U.P. Consolidation of Holdings Act – After Teja Singh died, his name was substituted by Appellant Harbhajan Kaur (since deceased) by the Supervisor Qanoongo since he found her to be in possession of the land – with out publicity – challenged – The High Court held that though Para 423 of the Land Records Manual authorizes the Supervisor Qanoongo to make entry of possession in remarks column but it shall be done after full publicity about his visit. In this case, neither publicity was done nor notice was given to the legal heirs of Teja Singh and, therefore, both the Settlement Officer and the Deputy Director, Consolidation were justified in quashing the entries made in favour of the present appellants – We are in agreement with the aforesaid findings to the extent that Supervisor Qanoongo could not have made entries in favour of the appellants without giving public notice and without giving notice to the legal heirs of Teja Singh. The dispute is as to which of the parties is in possession of the land. The High Court erred in directing that the names of both the parties should be removed. This could not have been done. Therefore, the direction of the High Court that the entry of possession cannot continue in favour of either of the parties is set aside. The matter is remanded to the Supervisor Qanoongo, who after hearing both the sides, shall decide as to who is in legal possession of the land in dispute and thereafter make relevant entry in the revenue records.

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NON-REPORTABLE
IN THE SUPREME COURT OF INDIA
CIVIL APPELLATE JURISDICTION
CIVIL APPEAL NO(S). 1497 OF 2018
(@SLP (C) NO(S).5278 OF 2014)
Jagtar Singh & Ors. …. Appellant(s)
Versus
State of Uttarakhand & Ors. … Respondent(s)
J U D G M E N T
Deepak Gupta J.
1. Leave granted.
2. This appeal is directed against the judgment and order
dated 29.07.2013 passed in Writ Petition No. 3791 of 2001
whereby the writ petition filed by the petitioners was
dismissed.
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3. The facts giving rise to this appeal are that the land,
which is the subject matter of dispute, was earlier shown in
possession of one Teja Singh and entry in this behalf was
reflected in Varg-4 of the revenue record. After Teja Singh
died, his name was substituted by Appellant Harbhajan Kaur
(since deceased) by the Supervisor Qanoongo since he found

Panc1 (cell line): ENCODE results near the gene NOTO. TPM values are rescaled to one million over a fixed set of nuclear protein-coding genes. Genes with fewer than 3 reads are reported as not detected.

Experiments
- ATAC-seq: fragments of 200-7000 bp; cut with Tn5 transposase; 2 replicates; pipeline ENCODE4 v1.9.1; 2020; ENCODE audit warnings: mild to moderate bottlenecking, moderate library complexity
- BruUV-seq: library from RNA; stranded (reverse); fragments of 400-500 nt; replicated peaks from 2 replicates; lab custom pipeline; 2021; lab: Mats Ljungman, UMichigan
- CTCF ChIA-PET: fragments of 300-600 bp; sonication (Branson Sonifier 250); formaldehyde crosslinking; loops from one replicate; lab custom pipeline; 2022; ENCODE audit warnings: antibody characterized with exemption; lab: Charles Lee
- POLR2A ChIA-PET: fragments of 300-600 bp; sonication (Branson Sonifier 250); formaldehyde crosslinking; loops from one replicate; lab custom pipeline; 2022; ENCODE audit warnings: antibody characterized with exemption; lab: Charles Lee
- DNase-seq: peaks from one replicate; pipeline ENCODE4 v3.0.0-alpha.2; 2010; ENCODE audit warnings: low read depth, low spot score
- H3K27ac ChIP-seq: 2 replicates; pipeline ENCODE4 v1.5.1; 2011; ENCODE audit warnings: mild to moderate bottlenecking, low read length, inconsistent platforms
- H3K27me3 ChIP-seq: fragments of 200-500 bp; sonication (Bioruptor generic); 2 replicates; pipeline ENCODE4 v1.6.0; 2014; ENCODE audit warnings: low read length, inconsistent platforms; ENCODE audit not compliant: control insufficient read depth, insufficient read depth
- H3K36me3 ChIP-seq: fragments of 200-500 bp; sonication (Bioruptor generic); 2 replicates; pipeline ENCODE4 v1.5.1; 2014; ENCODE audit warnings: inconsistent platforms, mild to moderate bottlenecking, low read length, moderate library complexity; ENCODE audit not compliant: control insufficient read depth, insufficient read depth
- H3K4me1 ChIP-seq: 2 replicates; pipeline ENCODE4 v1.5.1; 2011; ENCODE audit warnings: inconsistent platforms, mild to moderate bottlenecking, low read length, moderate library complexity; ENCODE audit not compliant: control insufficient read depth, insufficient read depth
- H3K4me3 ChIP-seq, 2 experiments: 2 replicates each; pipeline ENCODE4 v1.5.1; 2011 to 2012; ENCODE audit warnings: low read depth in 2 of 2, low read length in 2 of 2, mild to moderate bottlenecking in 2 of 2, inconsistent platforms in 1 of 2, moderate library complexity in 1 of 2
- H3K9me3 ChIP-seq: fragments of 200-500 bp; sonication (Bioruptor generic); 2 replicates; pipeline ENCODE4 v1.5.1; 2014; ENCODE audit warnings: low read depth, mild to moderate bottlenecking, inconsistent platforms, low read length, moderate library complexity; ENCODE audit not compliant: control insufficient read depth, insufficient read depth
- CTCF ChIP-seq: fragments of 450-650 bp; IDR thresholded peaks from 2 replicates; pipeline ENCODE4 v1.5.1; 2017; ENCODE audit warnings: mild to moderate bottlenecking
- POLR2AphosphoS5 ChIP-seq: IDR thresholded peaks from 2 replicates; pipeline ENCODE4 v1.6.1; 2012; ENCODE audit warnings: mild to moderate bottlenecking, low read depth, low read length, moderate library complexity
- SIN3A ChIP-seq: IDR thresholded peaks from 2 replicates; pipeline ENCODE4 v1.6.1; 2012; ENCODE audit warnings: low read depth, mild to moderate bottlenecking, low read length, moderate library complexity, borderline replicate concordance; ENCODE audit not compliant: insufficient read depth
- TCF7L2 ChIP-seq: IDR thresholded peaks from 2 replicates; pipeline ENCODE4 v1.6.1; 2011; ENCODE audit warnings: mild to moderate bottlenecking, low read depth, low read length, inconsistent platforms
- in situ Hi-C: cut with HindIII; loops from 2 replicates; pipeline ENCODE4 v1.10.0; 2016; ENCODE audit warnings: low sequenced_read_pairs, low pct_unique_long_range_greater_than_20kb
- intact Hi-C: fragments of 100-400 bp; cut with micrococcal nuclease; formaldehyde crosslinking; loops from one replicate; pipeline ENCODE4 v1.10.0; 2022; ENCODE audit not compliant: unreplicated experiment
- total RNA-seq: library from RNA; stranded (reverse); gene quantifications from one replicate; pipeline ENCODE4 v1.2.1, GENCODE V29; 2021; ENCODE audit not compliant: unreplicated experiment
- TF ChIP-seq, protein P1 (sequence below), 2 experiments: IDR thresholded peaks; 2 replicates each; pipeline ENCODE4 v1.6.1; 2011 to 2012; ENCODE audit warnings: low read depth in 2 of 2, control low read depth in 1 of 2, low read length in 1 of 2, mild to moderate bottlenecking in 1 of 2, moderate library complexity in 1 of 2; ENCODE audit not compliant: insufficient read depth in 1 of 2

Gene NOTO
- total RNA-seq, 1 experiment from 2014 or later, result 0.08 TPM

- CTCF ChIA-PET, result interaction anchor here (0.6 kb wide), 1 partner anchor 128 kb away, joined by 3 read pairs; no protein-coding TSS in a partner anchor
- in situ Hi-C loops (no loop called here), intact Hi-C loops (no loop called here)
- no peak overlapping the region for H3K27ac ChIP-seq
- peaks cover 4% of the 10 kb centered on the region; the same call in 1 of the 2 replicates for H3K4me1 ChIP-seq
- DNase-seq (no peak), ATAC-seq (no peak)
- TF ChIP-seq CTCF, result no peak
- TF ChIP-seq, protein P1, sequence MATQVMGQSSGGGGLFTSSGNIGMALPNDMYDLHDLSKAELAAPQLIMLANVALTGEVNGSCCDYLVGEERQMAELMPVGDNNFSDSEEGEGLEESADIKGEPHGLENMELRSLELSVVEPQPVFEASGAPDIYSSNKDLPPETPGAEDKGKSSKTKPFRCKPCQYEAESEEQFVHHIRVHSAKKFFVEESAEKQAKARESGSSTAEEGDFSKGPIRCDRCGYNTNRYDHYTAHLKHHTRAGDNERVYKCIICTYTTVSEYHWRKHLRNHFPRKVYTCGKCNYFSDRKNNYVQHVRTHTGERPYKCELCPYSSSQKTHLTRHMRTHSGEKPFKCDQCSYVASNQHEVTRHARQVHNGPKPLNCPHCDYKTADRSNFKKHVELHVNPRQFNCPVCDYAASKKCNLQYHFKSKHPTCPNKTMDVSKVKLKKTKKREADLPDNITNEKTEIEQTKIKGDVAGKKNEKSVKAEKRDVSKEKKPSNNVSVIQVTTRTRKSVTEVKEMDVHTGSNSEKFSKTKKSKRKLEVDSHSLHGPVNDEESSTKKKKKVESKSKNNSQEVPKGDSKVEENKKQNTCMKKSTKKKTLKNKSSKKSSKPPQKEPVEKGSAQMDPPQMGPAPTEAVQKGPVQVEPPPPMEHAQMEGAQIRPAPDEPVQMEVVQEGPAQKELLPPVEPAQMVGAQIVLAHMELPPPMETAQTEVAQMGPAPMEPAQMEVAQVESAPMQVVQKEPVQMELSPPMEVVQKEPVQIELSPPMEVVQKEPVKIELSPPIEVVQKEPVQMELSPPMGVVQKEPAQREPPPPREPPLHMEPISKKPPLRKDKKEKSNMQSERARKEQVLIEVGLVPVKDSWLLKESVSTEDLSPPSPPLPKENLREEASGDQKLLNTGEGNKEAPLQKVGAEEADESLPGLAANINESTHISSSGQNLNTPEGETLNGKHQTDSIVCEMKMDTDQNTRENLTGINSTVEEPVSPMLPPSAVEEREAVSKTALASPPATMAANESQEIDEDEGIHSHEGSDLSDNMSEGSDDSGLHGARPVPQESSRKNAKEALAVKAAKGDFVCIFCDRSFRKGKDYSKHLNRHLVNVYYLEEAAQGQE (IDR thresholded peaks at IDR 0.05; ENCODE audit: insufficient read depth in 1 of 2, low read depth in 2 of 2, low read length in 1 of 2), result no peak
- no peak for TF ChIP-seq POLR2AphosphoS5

her to be in possession of the land. Jagir Singh and Karnail
Singh, sons of Teja Singh, filed objections under the U.P.
Consolidation of Holdings Act claiming that after the death of
their father, they being the sons continued to be in possession
of the land and their name should have been recorded in the
revenue record. These objections were dismissed. However,
on appeal being filed by the sons, the Settlement Officer,
Consolidation set aside the order passed by the Consolidation
Officer and directed that the names of Jagir Singh and
Karnail Singh be recorded in the revenue records. Revision
filed before the Deputy Director of Consolidation was
dismissed and thereafter, the writ petition was filed.
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4. The High Court held that though Para 423 of the Land
Records Manual authorizes the Supervisor Qanoongo to make
entry of possession in remarks column but it shall be done
after full publicity about his visit. In this case, neither
publicity was done nor notice was given to the legal heirs of
Teja Singh and, therefore, both the Settlement Officer and the
Deputy Director, Consolidation were justified in quashing the
entries made in favour of the present appellants. The High
Court went on to hold as follows:
“In the impugned orders passed by the S.O.C.
and D.D.C., so far as the finding that the
Supervisor Qanoongo has no right to correct the
entry in revenue record, which is already in
existence, is concerned, this finding is affirmed,
but so far as the direction given to enter the
names of Karnail Singh and Jagir Singh on the
land in dispute is concerned, the same is
quashed and it is held that the entry of
petitioners and the respondents cannot
continue in revenue record after consolidation
and it is directed that entry of Varg-4 be deleted
from the land in question of both the parties,
petitioners as well as the respondents.”
5. We are in agreement with the aforesaid findings to the
extent that Supervisor Qanoongo could not have made entries
in favour of the appellants without giving public notice and
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without giving notice to the legal heirs of Teja Singh. The
dispute is as to which of the parties is in possession of the
land. The High Court erred in directing that the names of
both the parties should be removed. This could not have
been done. Therefore, the direction of the High Court that the
entry of possession cannot continue in favour of either of the
parties is set aside. The matter is remanded to the Supervisor
Qanoongo, who after hearing both the sides, shall decide as to
who is in legal possession of the land in dispute and
thereafter make relevant entry in the revenue records.
6. The appeal is disposed of in the above terms. Pending
applications, if any, shall also stand disposed of.
………………………..J.
(Madan B. Lokur)
…………………………J.
(Deepak Gupta)
New Delhi
February 02, 2018